Question: I had a nice climbing rose that had grown to over 10 feet tall with lots of large branches and had bloomed great but this winter the winds toppled it over and it died. What happened?
Answer: Climbing roses need to be managed somewhat differently than hybrid tea, (for cut flowers), or floribunda and shrub roses (for lots of little blooms on bushy plants). Climbers bloom on ‘old wood’ meaning that blooms form on one year or older canes. This means that unlike the former 2 types that should be pruned down to about a foot each spring, climbers should be secured to a structure and pruned modestly each spring. Each season long branches (canes) grow 8-10 feet but generally do not bloom. The next season branches emerge from buds where each leaf was. These will produce blooms several times over the summer. As each bloom fades, it should be removed. This will encourage the plant to produce more blooms. While these one year canes are blooming a healthy climber will produce more canes that will bloom the following year. Secure both canes to your structure.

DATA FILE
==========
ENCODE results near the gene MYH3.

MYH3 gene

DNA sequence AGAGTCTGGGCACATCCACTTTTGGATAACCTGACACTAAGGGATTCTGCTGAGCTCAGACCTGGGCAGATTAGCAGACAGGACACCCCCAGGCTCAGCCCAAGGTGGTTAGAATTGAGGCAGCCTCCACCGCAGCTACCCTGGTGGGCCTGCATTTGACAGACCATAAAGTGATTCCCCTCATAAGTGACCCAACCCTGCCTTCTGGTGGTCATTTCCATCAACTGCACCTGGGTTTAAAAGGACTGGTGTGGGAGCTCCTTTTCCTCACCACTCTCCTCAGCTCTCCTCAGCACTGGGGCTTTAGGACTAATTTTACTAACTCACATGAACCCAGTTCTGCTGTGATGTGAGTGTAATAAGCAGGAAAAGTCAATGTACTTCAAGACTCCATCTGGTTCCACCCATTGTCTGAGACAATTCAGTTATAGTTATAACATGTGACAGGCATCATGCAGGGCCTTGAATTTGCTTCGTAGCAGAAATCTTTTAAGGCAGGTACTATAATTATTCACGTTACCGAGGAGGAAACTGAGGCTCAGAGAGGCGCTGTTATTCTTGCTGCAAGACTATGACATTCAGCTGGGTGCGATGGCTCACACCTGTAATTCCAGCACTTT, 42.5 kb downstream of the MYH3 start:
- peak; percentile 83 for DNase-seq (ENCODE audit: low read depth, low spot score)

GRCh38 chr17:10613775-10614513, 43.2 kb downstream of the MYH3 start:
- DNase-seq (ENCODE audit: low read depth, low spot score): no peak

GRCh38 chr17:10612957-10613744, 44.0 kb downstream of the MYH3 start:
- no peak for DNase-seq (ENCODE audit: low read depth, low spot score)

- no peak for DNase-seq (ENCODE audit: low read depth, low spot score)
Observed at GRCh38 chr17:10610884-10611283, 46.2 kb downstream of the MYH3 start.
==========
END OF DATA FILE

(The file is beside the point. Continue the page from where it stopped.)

The following spring, reduce the short branches on the 2 year canes to 2-3 buds and you should see both 1 and 2 year canes bloom over this second summer. In the fall or very early spring of the next year do your normal pruning but remove the first cane that has now bloomed for 2 years as close to the ground as possible. These older canes, left on the plant will lose vitality and interfere with the management of the remaining canes.
I think this had something to do with your loss as the plant became too large and had too much for the wind to bear on which caused root damage.
Be sure to fertilize regularly starting in early April and continue until early August. Follow rates and frequency on the rose food package.